Book Review: How to Say Goodbye in Robot, by Natalie Standiford

robot

*WARNING* How to Say Goodbye in Robot is not sci-fi. It is not WALL-E. Robot does not involve futuristic technologies of any kind – in fact, author Natalie Standiford embraces and utilizes the polar opposite in this completely straightforward non-genre fiction. And by polar opposite, I’m talkin’ rotary phones, old movies, and the art of the late night radio show.

Protagonist Bea (trice) is a robot, according to her slightly off-the-rails-crazy mother. Cold, removed, unfeeling – robot. Or maybe, Bea has given up on human connection by the time her serial moving family finally lands in Baltimore for her senior year of high school. As Bea is forced to navigate a tiny, exclusive private school with only a handful of students per grade, she wonders if maybe robot is the way to go. Who really wants to be friends with girls who nicknamed the grade’s second Ann AWAE (Ann-Without-An-E) because Anne-with-an-E was there first? Bea misses how her mom used to be, because currently her mom alternates between slightly manic and less-than-slightly depressive states. But really, Bea misses the late-night AM radio show she listened to in upstate New York. The Bob Decker Show: Late Night Talk – Can You Handle the Truth?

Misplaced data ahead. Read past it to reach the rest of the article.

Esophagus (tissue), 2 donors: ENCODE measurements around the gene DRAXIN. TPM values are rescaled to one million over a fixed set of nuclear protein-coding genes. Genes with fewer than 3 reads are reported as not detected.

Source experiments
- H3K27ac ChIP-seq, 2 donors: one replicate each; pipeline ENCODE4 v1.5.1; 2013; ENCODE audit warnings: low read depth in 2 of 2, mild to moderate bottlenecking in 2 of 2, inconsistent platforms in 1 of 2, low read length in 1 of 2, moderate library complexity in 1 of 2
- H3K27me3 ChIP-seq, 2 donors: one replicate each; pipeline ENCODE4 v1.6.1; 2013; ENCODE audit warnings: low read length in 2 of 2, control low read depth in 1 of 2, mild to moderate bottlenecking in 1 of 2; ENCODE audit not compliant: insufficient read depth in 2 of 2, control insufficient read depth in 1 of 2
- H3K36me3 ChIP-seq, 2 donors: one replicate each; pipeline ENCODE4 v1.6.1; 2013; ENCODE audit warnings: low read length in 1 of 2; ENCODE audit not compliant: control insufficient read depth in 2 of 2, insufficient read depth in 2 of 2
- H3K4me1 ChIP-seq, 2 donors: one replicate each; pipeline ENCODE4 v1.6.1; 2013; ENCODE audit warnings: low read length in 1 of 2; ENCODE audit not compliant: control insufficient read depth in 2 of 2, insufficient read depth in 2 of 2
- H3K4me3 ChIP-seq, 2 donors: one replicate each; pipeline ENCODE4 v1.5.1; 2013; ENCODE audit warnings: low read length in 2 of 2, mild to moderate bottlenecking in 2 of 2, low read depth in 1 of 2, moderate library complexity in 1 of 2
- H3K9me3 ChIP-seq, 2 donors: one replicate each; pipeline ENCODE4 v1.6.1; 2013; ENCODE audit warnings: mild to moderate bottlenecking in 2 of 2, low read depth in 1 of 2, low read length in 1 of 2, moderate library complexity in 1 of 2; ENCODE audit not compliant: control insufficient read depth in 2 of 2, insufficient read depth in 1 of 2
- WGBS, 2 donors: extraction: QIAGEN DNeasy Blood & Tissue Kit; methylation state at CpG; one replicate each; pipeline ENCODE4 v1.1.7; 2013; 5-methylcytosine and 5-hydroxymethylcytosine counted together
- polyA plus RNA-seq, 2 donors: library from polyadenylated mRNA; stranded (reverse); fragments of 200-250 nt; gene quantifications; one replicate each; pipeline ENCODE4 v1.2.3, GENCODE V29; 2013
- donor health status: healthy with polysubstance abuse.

Then Jonah crash lands a paper airplane into Bea’s lunch tray, and she meets the Night Light AM radio show. Two friendless, unhappy insomniacs, one boy and one girl, who meet in real life as Bea and Jonah and on the radio as Ghost Boy and Robot Girl. Add in Jonah/Ghost Boy’s secret past, and you have a recipe for heterosexual romance, right? Wrong…kind of.

Standiford really let me down in the way of character development. Bea’s mother’s mysterious descent into house-wife crazy is intriguing, but largely unexplored by the end of Robot. Jonah’s mysterious, lying father is equal parts pitiable and evil…but why? Jonah and Bea develop a brilliant, loving relationship that is markedly unique from the boy-girl relationships that pepper Young Adult fiction, but it feels rushed. Maybe I was spoiled by the meandering fruition of Eleanor and Park and Cath and Levi, but I was almost surprised by the made-for-tv-movie suddenness of Jonah and Bea.

Despite complaints, Standiford committed to things new and/or rarely attempted in YA fiction. I highly recommend How to Say Goodbye in Robot for those who want real-world fiction with minimal focus on romance.

Read if you like: the good ol’ days, insomnia, Baltimore, old fashioned radio shows, lonely misfits

Don’t read if you like: super top-notch technology and nothing else EVER

-Signing off, Jenny Barrows (who plans to start calling her friend Ann AWAE)

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